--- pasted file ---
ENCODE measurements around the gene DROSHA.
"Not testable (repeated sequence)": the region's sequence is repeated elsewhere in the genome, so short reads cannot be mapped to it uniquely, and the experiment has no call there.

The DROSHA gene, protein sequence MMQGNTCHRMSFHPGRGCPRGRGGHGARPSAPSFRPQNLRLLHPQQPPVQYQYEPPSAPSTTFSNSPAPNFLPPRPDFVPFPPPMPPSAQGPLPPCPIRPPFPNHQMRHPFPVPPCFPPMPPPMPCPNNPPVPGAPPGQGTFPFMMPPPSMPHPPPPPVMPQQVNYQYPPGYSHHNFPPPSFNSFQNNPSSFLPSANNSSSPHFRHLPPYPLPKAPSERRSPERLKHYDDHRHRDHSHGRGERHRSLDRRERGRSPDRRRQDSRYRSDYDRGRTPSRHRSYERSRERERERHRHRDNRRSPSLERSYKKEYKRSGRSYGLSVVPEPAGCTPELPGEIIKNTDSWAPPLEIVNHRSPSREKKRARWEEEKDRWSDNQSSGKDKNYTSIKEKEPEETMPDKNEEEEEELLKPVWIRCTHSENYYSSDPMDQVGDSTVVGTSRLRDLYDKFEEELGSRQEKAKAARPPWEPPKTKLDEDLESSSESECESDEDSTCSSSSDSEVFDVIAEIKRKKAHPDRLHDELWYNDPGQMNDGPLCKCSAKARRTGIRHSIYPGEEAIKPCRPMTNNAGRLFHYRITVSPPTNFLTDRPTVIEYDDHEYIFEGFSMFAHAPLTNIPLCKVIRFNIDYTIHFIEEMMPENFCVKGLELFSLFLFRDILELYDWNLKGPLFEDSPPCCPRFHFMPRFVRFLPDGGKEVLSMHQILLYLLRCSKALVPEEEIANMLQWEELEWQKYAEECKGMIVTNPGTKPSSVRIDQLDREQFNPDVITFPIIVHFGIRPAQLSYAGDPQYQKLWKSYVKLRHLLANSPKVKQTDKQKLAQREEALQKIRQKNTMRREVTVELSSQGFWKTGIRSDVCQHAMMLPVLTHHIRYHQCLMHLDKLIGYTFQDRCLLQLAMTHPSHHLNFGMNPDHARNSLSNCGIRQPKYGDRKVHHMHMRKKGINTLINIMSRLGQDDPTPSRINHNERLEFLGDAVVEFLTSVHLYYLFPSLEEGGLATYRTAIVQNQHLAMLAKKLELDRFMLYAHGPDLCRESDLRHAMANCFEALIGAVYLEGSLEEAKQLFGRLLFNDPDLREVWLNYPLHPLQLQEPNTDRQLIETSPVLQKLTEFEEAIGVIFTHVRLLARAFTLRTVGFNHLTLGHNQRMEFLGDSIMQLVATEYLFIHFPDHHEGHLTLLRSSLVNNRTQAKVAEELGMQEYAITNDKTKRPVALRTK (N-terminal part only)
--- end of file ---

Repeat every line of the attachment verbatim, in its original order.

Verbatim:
ENCODE measurements around the gene DROSHA.
"Not testable (repeated sequence)": the region's sequence is repeated elsewhere in the genome, so short reads cannot be mapped to it uniquely, and the experiment has no call there.

The DROSHA gene, protein sequence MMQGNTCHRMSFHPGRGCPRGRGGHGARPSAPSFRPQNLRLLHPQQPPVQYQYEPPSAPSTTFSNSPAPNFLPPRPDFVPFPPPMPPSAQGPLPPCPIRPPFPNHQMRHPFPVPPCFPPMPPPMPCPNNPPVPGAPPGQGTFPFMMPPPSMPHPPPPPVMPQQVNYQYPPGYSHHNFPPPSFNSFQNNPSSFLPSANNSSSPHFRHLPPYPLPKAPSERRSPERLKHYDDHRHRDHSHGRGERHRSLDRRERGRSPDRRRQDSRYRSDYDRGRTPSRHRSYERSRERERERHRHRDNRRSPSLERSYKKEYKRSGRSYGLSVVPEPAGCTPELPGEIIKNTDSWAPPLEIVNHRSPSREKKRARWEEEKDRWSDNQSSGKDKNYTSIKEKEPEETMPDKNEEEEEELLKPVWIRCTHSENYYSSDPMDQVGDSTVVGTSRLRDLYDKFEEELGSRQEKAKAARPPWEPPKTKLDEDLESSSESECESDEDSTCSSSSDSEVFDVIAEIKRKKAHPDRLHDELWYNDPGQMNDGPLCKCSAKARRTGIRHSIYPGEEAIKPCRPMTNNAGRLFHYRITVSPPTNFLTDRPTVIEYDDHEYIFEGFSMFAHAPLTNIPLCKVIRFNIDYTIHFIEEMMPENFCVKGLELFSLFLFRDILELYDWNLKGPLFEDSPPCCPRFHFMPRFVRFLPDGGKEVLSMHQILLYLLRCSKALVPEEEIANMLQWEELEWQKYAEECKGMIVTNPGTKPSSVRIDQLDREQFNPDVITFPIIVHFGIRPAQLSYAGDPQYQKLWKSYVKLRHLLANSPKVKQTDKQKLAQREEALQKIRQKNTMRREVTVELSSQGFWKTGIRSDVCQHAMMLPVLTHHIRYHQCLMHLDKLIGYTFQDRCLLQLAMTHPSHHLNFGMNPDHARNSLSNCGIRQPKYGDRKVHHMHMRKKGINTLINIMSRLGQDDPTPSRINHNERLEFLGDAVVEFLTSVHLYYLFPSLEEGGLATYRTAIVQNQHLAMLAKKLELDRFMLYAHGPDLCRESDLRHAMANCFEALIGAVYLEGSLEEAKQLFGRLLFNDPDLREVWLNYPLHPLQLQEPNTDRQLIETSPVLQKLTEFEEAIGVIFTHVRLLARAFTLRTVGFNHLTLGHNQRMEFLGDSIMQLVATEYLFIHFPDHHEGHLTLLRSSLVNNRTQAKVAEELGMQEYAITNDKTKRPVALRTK (N-terminal part only)